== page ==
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The Energy Crisis: How will Investors look at South Africa now?

By Gerhard Erasmus
01 Mar 2019
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The Energy Crisis: How will Investors look at South Africa now?

South Africa has traditionally been associated with Africa’s best infrastructure, giving it an obvious advantage in terms of attracting investment and boosting further industrialization.[1] The validity of that assumption is in jeopardy. The main reason is the implosion at Eskom. The President recognises the enormity of the situation but his State of the Nation Address (SONA) proposals make for some uncomfortable reading.

  • Eskom is in crisis and the risks it poses to South Africa are great. It could severely damage our economic and social development ambitions.

  • We will lead a process with labour, Eskom and other stakeholders to work out the details of a just transition, and proper, credible and sustainable plans that will address the needs of all those who may be affected.

  • As we address the challenges that face Eskom, we also need to safeguard our national fiscal framework, achieve a positive impact on our sovereign credit rating, and pay attention to the rights and obligations of Eskom’s funders.

  • It will need more revenue through an affordable tariff increase. We need to take steps to reduce municipal non-payment and confront the culture of non-payment that exists in some communities.

  • Government will support Eskom’s balance sheet, and the Minister of Finance will provide further details on this in the Budget Speech. This we will do without burdening the fiscus with unmanageable debt.

  • To ensure the credibility of the turnaround plan and avoid a similar financial crisis in a few years’ time, Eskom will need to develop a new business model. This business model needs to take into account the root causes of its current crisis and the profound international and local changes in the relative costs, and market penetration of energy resources, especially clean technologies.

  • To bring credibility to the turnaround and to position South Africa’s power sector for the future, we shall immediately embark on a process of establishing three separate entities – Generation, Transmission and Distribution – under Eskom Holdings.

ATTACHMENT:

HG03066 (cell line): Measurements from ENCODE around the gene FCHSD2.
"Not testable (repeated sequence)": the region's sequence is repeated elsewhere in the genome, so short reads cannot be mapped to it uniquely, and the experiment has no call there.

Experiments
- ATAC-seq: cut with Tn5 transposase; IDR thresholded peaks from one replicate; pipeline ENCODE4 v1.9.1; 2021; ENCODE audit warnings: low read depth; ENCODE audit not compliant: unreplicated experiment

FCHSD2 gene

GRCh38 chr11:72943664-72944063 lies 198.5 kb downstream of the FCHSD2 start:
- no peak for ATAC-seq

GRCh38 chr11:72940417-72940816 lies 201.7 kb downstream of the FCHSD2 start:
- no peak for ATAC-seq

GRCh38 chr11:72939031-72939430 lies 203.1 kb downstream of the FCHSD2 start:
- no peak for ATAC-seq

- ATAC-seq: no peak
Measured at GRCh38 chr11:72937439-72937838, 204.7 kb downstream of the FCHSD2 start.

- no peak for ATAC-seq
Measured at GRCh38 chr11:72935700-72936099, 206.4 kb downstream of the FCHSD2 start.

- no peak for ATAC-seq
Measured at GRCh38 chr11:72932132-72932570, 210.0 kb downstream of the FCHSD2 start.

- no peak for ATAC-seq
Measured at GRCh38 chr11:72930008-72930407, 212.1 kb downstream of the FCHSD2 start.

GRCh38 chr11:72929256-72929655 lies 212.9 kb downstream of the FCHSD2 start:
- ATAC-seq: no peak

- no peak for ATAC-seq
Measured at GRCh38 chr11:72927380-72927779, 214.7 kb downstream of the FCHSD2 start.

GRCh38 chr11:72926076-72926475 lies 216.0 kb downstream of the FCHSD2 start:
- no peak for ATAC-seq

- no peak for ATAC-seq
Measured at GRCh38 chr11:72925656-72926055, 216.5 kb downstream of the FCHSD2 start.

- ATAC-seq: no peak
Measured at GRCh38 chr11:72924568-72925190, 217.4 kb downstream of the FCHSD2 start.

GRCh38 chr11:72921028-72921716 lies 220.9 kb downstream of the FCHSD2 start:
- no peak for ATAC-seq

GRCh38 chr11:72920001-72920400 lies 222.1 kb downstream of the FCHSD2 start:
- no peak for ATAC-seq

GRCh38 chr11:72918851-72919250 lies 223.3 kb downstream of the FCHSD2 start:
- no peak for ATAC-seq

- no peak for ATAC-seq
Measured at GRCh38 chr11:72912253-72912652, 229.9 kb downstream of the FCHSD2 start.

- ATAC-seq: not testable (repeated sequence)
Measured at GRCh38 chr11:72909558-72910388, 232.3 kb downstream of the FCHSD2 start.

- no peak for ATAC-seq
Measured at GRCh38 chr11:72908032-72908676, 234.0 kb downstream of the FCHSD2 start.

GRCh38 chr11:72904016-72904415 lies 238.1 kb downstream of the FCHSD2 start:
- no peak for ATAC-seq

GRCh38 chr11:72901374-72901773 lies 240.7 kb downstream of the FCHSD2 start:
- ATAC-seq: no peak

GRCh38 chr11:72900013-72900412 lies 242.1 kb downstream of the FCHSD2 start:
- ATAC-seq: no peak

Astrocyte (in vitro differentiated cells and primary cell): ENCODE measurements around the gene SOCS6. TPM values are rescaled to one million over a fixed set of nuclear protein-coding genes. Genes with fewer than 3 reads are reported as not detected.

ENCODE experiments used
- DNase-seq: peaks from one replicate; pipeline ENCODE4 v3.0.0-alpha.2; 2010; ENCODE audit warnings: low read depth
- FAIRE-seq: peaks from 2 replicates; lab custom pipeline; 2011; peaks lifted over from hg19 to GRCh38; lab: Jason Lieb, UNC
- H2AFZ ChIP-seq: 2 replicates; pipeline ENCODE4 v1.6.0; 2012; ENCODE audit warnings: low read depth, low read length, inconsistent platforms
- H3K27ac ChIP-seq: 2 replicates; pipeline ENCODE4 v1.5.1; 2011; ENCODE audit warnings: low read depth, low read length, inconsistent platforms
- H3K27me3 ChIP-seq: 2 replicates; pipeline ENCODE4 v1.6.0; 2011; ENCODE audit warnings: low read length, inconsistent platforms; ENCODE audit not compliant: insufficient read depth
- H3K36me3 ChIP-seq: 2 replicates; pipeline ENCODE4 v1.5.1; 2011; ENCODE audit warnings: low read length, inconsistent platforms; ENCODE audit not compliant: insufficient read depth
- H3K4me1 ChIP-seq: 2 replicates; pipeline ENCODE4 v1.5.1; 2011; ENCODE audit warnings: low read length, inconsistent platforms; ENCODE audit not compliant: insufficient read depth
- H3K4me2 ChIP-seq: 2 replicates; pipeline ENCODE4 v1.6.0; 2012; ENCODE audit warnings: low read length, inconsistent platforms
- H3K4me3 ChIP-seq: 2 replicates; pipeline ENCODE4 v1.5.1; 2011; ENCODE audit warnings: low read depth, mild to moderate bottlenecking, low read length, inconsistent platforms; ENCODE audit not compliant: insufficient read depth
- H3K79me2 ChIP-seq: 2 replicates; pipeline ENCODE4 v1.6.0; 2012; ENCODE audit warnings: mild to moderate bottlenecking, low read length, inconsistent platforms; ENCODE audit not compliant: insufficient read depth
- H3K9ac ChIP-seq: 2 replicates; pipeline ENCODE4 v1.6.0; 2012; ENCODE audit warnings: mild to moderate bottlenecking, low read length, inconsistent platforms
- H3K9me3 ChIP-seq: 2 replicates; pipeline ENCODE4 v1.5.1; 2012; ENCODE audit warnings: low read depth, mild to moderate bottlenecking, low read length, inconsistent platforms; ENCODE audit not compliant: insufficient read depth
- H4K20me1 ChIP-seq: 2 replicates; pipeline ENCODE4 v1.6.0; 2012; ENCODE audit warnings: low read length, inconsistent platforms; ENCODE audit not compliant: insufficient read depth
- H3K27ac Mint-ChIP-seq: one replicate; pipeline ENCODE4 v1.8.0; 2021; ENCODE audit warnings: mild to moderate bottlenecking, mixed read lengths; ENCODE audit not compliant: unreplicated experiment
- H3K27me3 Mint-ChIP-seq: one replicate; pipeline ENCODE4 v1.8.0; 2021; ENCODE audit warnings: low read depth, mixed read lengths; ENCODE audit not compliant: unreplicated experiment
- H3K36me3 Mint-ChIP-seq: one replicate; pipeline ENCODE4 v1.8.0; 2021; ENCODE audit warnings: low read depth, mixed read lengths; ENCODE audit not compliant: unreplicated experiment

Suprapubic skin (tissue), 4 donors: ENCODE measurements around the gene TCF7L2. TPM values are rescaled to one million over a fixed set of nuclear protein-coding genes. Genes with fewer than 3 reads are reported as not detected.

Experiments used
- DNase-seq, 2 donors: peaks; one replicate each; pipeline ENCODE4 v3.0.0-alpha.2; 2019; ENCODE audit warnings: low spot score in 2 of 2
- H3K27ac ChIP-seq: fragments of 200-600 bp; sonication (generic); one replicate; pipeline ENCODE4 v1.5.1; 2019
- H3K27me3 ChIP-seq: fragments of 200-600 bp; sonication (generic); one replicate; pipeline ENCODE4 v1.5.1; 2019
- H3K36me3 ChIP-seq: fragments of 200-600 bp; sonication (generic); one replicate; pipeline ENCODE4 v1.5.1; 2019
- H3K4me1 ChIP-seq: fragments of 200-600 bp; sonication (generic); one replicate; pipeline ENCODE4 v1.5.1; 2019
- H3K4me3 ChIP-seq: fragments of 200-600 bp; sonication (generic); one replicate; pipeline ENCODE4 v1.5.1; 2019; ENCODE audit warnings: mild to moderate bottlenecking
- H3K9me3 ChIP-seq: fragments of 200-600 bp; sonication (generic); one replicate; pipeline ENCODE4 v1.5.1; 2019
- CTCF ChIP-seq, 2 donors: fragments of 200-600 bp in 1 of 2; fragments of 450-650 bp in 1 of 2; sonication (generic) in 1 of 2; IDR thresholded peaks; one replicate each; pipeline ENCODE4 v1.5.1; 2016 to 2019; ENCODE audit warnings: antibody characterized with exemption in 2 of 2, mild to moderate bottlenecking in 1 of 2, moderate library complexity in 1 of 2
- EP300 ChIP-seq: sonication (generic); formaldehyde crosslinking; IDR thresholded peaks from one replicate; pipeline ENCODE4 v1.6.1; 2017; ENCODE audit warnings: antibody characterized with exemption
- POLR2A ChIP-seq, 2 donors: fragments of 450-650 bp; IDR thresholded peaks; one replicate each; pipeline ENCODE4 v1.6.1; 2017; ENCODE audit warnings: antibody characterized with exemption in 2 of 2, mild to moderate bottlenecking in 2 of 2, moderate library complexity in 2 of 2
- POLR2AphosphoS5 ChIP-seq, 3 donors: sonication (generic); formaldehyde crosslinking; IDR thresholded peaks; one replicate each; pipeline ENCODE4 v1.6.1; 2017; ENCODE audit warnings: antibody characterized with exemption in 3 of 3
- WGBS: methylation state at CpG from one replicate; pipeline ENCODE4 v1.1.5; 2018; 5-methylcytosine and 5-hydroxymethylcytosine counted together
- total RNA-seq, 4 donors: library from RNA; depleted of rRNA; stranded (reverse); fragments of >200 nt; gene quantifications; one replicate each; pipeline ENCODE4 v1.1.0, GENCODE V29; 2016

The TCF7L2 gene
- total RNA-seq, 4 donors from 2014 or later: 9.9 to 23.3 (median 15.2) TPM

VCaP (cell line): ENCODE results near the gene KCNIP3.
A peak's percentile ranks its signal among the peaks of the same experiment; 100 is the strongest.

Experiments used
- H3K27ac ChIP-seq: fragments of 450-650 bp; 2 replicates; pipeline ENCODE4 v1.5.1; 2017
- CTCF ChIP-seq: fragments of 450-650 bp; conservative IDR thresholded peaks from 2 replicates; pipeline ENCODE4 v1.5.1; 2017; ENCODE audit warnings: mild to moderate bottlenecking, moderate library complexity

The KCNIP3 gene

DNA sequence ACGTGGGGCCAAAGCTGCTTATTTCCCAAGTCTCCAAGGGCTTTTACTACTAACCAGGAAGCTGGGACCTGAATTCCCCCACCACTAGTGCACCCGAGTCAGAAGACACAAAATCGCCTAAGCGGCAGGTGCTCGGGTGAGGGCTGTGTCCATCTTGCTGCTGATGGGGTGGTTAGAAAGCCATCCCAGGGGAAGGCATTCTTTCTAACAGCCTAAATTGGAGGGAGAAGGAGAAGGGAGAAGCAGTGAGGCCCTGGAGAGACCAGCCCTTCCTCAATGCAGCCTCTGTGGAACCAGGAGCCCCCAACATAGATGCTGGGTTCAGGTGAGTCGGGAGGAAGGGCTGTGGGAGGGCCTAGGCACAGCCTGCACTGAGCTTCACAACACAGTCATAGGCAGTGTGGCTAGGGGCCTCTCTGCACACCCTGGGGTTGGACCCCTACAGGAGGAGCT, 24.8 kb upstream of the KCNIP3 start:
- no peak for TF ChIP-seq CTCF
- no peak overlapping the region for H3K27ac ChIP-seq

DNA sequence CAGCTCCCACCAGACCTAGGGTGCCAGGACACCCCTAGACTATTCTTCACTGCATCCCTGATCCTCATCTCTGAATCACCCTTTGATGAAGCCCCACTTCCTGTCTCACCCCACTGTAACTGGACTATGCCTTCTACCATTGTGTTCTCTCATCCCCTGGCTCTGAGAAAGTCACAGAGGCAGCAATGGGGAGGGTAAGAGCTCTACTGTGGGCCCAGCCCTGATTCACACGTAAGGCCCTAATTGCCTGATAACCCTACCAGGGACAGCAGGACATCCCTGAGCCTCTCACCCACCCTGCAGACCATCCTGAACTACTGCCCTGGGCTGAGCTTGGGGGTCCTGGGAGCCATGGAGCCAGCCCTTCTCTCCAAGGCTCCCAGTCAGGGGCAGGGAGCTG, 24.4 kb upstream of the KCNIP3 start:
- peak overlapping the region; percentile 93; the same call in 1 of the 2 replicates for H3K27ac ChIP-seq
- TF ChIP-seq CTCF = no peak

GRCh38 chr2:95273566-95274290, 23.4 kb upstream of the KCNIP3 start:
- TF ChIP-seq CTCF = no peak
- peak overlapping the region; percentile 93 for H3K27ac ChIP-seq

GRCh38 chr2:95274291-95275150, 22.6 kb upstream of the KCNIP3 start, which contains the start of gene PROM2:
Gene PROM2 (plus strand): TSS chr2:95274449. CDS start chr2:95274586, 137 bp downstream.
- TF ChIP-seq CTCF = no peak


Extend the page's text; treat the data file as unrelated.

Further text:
Will investors and the Rating Agencies be convinced? How will other African investment destinations now be evaluated? Not surprisingly one of the first responses to SONA and the 2019 Budget has been Moody’s indication that it wants more details of Eskom rescue plan. This ratings agency also warns of trends indicative of the deterioration of public finances.[2]

Rescuing Eskom is not the only infrastructural challenge. Infrastructural needs are typically discussed in terms of hard or tangible infrastructure (transport, energy, ICT); soft or intangible infrastructure (education, health) or the policy environment; financing infrastructure, relating to which needs are funded how; regional infrastructure or on-the-ground programmes; and technological infrastructure (e.g. digitalisation).[3]

Some of these aspects (e.g. education and health) are mentioned in the President’s address, but not in an integrated manner and not focusing on the infrastructure dimension. In this regard South Africa still needs a coherent policy, with ample emphasis on services. The key to building well-targeted infrastructure connecting African economies to global value chains is “governments dedicated to the task”.[4]


[1] According to the African Development Bank Africa’s infrastructure need is $130bn - $170bn annually. The continent’s available capital is insufficient to achieve this. https://www.businesslive.co.za/bd/companies/investors-monthly/2019-02-19-rmbs-8th-where-to-invest-in-africa-edition-hones-in-on-infrastructure-in-africa/

[2] https://www.businesslive.co.za/bd/national/2019-02-22-moodys-wants-details-of-eskom-rescue-plan/

[3] https://www.businesslive.co.za/bd/companies/investors-monthly/2019-02-19-rmbs-8th-where-to-invest-in-africa-edition-hones-in-on-infrastructure-in-africa/

[4] Ibid.

About the Author(s)

Gerhard Erasmus

Gerhard Erasmus

Gerhard Erasmus is a founder of tralac and Professor Emeritus (Law Faculty), University of Stellenbosch. He holds degrees from the University of the Free State, Bloemfontein (B.Iuris, LL.B), Leiden in the Netherlands (LLD) and a Master’s from the Fletcher School of Law and Diplomacy. He has consulted for governments, the private sector and regional organisations in southern Africa. He has also been involved in the drafting of the South African and Namibian constitutions. He grew up in Namibia.

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